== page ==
Schowalter et al v. Ridge et al, No. 1:2008cv00264 - Document 26 (N.D. Ga. 2009)

Court Description: ORDER denying Plaintiff's 15 Motion for Reconsideration. Signed by Judge J. Owen Forrester on 9/14/09. (bse)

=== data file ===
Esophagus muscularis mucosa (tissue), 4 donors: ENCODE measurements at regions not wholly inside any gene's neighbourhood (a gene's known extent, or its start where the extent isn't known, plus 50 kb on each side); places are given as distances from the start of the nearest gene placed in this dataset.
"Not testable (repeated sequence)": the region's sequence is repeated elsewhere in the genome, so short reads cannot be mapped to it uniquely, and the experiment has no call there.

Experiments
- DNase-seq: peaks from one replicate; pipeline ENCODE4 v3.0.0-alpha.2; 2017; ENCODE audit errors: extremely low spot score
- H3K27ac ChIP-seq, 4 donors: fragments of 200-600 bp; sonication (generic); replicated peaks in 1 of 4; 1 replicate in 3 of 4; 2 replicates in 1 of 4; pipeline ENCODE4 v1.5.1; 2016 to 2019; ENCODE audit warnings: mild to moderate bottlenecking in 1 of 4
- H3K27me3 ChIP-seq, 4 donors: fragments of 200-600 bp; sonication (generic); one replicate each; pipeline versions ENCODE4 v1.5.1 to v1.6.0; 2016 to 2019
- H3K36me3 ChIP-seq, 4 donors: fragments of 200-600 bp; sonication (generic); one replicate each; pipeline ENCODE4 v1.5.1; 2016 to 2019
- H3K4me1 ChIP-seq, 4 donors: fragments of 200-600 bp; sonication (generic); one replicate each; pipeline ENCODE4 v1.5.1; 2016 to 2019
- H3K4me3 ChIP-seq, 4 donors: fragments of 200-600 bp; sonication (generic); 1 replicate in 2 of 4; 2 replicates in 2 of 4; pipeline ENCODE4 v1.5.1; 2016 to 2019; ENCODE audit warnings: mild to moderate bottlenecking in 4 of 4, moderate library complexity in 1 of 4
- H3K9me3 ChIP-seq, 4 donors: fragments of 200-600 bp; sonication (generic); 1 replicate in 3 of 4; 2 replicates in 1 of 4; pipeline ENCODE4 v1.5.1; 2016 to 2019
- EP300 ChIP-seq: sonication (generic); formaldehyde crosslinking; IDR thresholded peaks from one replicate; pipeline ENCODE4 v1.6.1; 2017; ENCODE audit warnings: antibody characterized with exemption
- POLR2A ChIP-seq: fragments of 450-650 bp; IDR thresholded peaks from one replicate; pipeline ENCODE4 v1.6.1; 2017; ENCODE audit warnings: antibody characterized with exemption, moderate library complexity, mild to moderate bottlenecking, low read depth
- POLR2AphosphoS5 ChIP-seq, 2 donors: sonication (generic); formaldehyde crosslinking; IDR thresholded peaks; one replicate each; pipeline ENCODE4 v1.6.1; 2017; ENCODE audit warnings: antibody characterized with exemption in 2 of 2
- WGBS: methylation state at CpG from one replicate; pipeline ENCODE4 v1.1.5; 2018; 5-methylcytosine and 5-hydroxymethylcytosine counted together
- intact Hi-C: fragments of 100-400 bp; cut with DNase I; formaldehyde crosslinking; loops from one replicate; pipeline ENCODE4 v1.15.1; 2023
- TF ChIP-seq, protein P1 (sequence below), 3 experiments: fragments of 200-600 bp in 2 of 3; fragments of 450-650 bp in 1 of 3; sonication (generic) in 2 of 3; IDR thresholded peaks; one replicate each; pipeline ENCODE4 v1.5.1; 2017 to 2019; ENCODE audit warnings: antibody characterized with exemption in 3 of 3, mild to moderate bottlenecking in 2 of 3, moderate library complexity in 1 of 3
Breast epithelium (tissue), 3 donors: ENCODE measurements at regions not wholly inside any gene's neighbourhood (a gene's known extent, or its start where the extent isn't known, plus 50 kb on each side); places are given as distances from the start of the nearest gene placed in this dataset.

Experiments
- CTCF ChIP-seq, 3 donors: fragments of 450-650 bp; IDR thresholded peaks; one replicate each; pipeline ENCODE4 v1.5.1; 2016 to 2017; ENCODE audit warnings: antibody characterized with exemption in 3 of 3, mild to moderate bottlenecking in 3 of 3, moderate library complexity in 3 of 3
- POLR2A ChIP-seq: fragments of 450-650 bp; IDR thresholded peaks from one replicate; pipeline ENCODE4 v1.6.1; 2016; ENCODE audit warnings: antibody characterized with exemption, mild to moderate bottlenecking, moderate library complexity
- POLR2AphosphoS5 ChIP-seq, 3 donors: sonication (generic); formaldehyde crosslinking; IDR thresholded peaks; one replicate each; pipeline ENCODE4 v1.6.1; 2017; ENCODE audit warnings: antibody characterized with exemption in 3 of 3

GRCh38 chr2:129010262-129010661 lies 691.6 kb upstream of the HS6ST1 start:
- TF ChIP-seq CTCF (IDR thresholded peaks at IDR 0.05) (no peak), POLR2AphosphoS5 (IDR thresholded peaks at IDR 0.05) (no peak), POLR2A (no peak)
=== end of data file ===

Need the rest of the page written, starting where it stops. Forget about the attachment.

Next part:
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Schowalter et al v. Ridge et al Doc. 26 IN THE UNITED STATES DISTRICT COURT FOR THE NORTHERN DISTRICT OF GEORGIA ATLANTA DIVISION Deborah Schowalter, Plaintiff, v. L. H. Wagaman, et al., Defendant. : : : : : : : : : : CIVIL ACTION NO. 1:08-cv-00264-JOF OPINION & ORDER This matter is before the court on Plaintiff’s motion to alter or amend [15]. I. Background A. Factual and Procedural History Plaintiff Deborah Schowalter sued Defendants E.A. Ridge, L.H. Wagaman, J.D. Webb, M.D. Cain, Officer Jordan, and Sergeant Algeo for violations of her constitutional rights pursuant to § 1983, violations of her rights under the Georgia constitution, and other alleged tortious behavior. Plaintiff was arrested by City of Atlanta police on January 28, 2006 for simple battery and obstruction of justice. According to Plaintiff’s complaint, Officer Ridge came to her door and asked her to come outside to discuss a “civil dispute.” The complaint does not state what the dispute involved. Plaintiff would not open the door, and Officer Ridge informed her that he would have to make a forcible entry if she refused AO 72A (Rev.8/82) Dockets.Justia.com to cooperate. Plaintiff continued her refusal and said she was going to “call a supervisor to the scene.” (Compl. ¶ 20). In response, Officer Ridge called his supervisor Sergeant Algeo and asked him for assistance. Sergeant Algeo arrived at the scene accompanied by Officer Jordan. Sergeant Algeo knocked on Plaintiff’s door, and she again refused to open the door and speak to the officers. Sergeant Algeo told Plaintiff that he was going to have to make a forcible entry, but Plaintiff still failed to open the door. Sergeant Algeo and Officer Wagaman then kicked Plaintiff’s door open. Plaintiff grabbed her car keys and headed toward the back door of the house. It is out of this incident that Plaintiff’s claims arise. Plaintiff filed her complaint on January 14, 2008, in which she alleges causes of action under both federal and state law. She first asserts that her arrest for obstruction and battery violated both her Fourth and Fourteenth Amendment rights because the arrest was done without a warrant or probable cause. Next, Plaintiff contends that her home was illegally searched without a warrant or probable cause in violation of her right to be free of unreasonable search and seizure under the Fourth Amendment. Plaintiff also avers that her arrest violated Article I, Section I, Paragraphs 1 and 13 of the Georgia constitution and that the search violated Article I, Section I, Paragraph 13 of the Georgia constitution. Additionally, Plaintiff claims that Defendants falsely imprisoned her, unlawfully intruded upon her seclusion, and unlawfully interfered with and invaded her rights in her home. She requests actual damages, attorney fees, costs, and punitive damages for what she refers to 2 AO 72A (Rev.8/82) as Defendants’ “callous or reckless indifference to her constitutional rights” and “willful misconduct, wantonness, oppression, or that entire want of care which would raise the presumption of conscious indifference to the consequences.” (Compl. ¶¶ 16, 27). On March 20, 2008, Defendants answered Plaintiff’s complaint asserting that the complaint did not state a claim on which relief could be granted, that most of the Defendants were entitled to qualified and/or official immunity, and that Defendants acted in good faith. Defendants filed a motion to dismiss on March 30, 2008, and Plaintiff filed a motion to amend on April 9, 2008. This court granted Defendants’ motion to dismiss and dismissed Defendants Cain, Webb, Jordan, and Ridge for insufficient pleading. Plaintiff’s Fourteenth Amendment claim was dismissed because the claim was cognizable under the Fourth Amendment. Finally, this court denied Plaintiff’s motion to amend because the proposed amendments failed to cure any of the pleading deficiencies in the original complaint. B. Contentions Plaintiff requests that this court alter or amend its previous order, which the court construes as a motion for reconsideration. Plaintiff does not state what part of our decision she wants reconsidered. However, her motion solely addresses the heightened pleading standard the Eleventh Circuit applies to cases brought against individuals under § 1983. Therefore, this court will only address the parts of its order that pertained to that pleading 3 AO 72A (Rev.8/82) standard: the dismissal of Defendants Cain, Webb, Jordan, and Ridge, and the denial of Plaintiff’s motion to amend. Plaintiff contends that while this court correctly recognized that the Eleventh Circuit applies a heightened pleading standard to § 1983 cases against individuals, “the Court has misinterpreted that standard.” (Docket Entry [15], 1). Plaintiff cites an Eleventh Circuit case decided in February of 2009, Amnesty Int’l, USA v. Battle, 559 F.3d 1170 (11th Cir. 2009). Plaintiff suggests that “her complaint provides as much factual detail as the Amnesty complaint,” requesting that the court reconsider its order on that basis. (Docket Entry [15], 4). Defendant, on the other hand, argues that Plaintiff’s case and Amnesty are distinguishable in that the Amnesty complaint clearly identifies the defendants and their specific conduct while Plaintiff “does not clearly identify the majority of Defendants or what they are alleged to have done.” (Docket Entry [16], 3). II. Discussion Under Rule 59(e), the decision of whether to alter or amend a judgment is committed to the sound discretion of the district court. Lawson v. Singletary, 85 F.3d 502, 507 (11th Cir. 1996). The local rules of the court provide that motions for reconsideration shall not be filed as a matter of routine practice. Local Rule 7.2(E), N.D. Ga. A motion for reconsideration should only be granted where there is discovery of new evidence, an intervening change in the controlling law, or the need to correct a clear error. See Deerskin 4 AO 72A (Rev.8/82) Trading Post, Inc. v. United Parcel Serv., 972 F. Supp. 665, 674 (N.D. Ga. 1997) (Hull, J.). Here, Plaintiff does not state the grounds on which her motion for reconsideration is based. Plaintiff is not offering new evidence, and Amnesty was decided by the Eleventh Circuit prior to this court issuing its order dismissing Defendants Cain, Webb, Ridge, and Jordan, and therefore, cannot be considered intervening law. Reading Plaintiff’s motion broadly, the court assumes Plaintiff is contending that this court made a clear error based on Amnesty, which the court must correct in order to prevent a manifest injustice. A. Amnesty In Amnesty, the plaintiff “planned to hold a [protest] demonstration and rally,” and applied for and received the appropriate permit from the City of Miami Police Department. 559 F.3d at 1175. The City of Miami Police Department expected the rally to draw a large number of people and therefore developed a security plan, enlisting the help of other neighboring jurisdictions. Id. One of the only two defendants was a supervising officer with the City of Miami Police Department, while the other defendant was from the Miami-Dade Police Department—one of the jurisdictions enlisted to aid the City of Miami Police Department. Id. Once the rally started, the defendants “directed their subordinate officers to create a police cordon” close to the area where the rally was being held. Id. People tried to join the rally but were prevented from doing so by defendants’ officers. Id. Those outside the cordon could not see or hear the demonstration because of where the cordon was 5 AO 72A (Rev.8/82) positioned. Id. Furthermore, members of the plaintiff’s organization tried to pass out literature to members of the crowd but were kept from doing so by defendants’ subordinate officers. Id. The plaintiff sued the defendants pursuant to § 1983 for violation of its First and Fourteenth Amendments. Amnesty, 559 F.3d at 1176. The Amnesty complaint alleged that Defendant Battle was a major in the Miami-Dade Police Department, and that Defendant Cannon was a captain in the City of Miami Police Department. Complaint at ¶¶ 6-7, Amnesty, 559 F.3d 1170 (11th Cir. 2009) (No. 07-12442). The complaint further stated that the defendants were “supervisory police officers who supervised police officers in the downtown area of Miami” on the day in question. Id. at ¶ 19. The plaintiff’s complaint also alleged “the Defendants directed police officers whom they supervised to prevent the Plaintiff’s demonstration and to permit no one to gather for the demonstration” in violation of the plaintiff’s First and Fourteenth Amendment rights. Id. at ¶ 22. Finally, the plaintiff’s complaint averred that the defendants were aware of the plaintiff’s constitutional rights, knew those rights were clearly established, knew that their efforts would violate those rights, and that the defendants intended to violate those rights. Id. at ¶ 23. The district court granted the defendants motion to dismiss, holding that the plaintiff failed to meet the heightened pleading requirement of § 1983 actions against individuals. Amnesty, 559 F.3d at 1176. The plaintiff appealed, and the Eleventh Circuit concluded that 6 AO 72A (Rev.8/82) the plaintiff’s complaint was in fact properly pled. Id. at 1179. The complaint alleged that the police cordon, set up by the defendants, ruined the rally by preventing people from seeing and hearing the rally, or receiving literature from the plaintiff, in violation of the plaintiff’s First and Fourteenth Amendment rights. Id. at 1180. Based on that, the Eleventh Circuit held the complaint was sufficiently pled because the defendants could “understand what alleged rights were violated (the right to hold a peaceful protest with an audience and the right to pass out leaflets) and which of their actions allegedly violated those rights (. . . ordering their subordinates to create a police cordon which interfered with the rally and the distribution of leaflets).” Id. B. Defendants Cain and Webb Defendants Cain and Webb were dismissed for Plaintiff’s failure to properly plead. In fact, this court found that Plaintiff’s pleadings would not have reached the normal Rule 8 standard for pleading, much less the heightened pleading requirement imposed under § 1983 in cases against individuals. Plaintiff named Defendants Cain and Webb, but then never again refers to them individually or describes any action or inaction on their part. There is no indication these individuals were even present at the time of the alleged incident except for Plaintiff’s general averments against all “Defendants.” Plaintiff argues that in Amnesty “there are two defendants named in the style and in paragraphs six and seven” who are never again mentioned in the body of the complaint. 7 AO 72A (Rev.8/82) However, this characterization is incorrect. As Plaintiff herself notes in her brief, the two defendants, who were the only defendants, are actually mentioned again in four more paragraphs. Complaint at ¶¶ 19-20, 22-23, Amnesty, 559 F.3d 1170 (11th Cir. 2009) (No. 07-12442). Not only are the defendants in the Amnesty complaint mentioned again, but the complaint states the actions the defendants took which allegedly violated the plaintiff’s rights, and which rights those actions allegedly violated. Plaintiff’s complaint does not compare to the Amnesty complaint as Plaintiff has failed to state any facts regarding the involvement of Defendants Cain and Webb. As such, Plaintiff has not shown clear error. Plaintiff’s motion for reconsideration as to Defendants’ Cain and Webb is DENIED. C. Defendants Jordan and Ridge Defendants Jordan and Ridge were also dismissed for failure to properly plead. Again, Plaintiff alleges that her complaint is as factually complete as the Amnesty complaint. But again, the court disagrees. Plaintiff failed to allege sufficient facts in her complaint regarding any action or inaction on the parts of Defendants Jordan or Ridge that violated her rights. All the complaint alleges is that they were present on the scene and that Defendant Ridge was the officer who originally asked Plaintiff to come speak to him on her front step. This court stated in its previous order the reasons why this is not sufficient. The complaint in Amnesty alleged both the specific actions taken by the defendants which allegedly violated the plaintiff’s rights, and which rights those actions allegedly violated. Amnesty is 8 AO 72A (Rev.8/82) inapposite to the present case, and it has no effect on this court’s previous order. Plaintiff’s complaint does not enable Defendants Jordan or Ridge to determine what action or inaction they took that violated her rights. As the only basis for Plaintiff’s motion for reconsideration is a comparison of Amnesty to the present case, Plaintiff has not shown that the court’s decision dismissing Jordan and Ridge was clear error. Plaintiff’s motion for reconsideration as to Defendants’ Jordan and Ridge is DENIED. D. Plaintiff’s Motion to Amend This court denied Plaintiff’s motion to amend because Plaintiff’s amended complaint failed to correct the deficiencies in pleading regarding Defendants Jordan, Ridge, Webb, and Cain. Because Plaintiff has not shown that this court made a clear error when it dismissed those Defendants for failure to plead, Plaintiff has also not shown that the denial of her motion to amend her complaint was clear error. Assuming Plaintiff wanted the court to reconsider its order denying her motion to amend, Plaintiff’s motion for reconsideration is DENIED. III. Conclusion The court DENIES Plaintiff’s motion for reconsideration. 9 AO 72A (Rev.8/82) IT IS SO ORDERED this 14th day of September 2009. /s J. Owen Forrester J. OWEN FORRESTER SENIOR UNITED STATES DISTRICT JUDGE 10 AO 72A (Rev.8/82)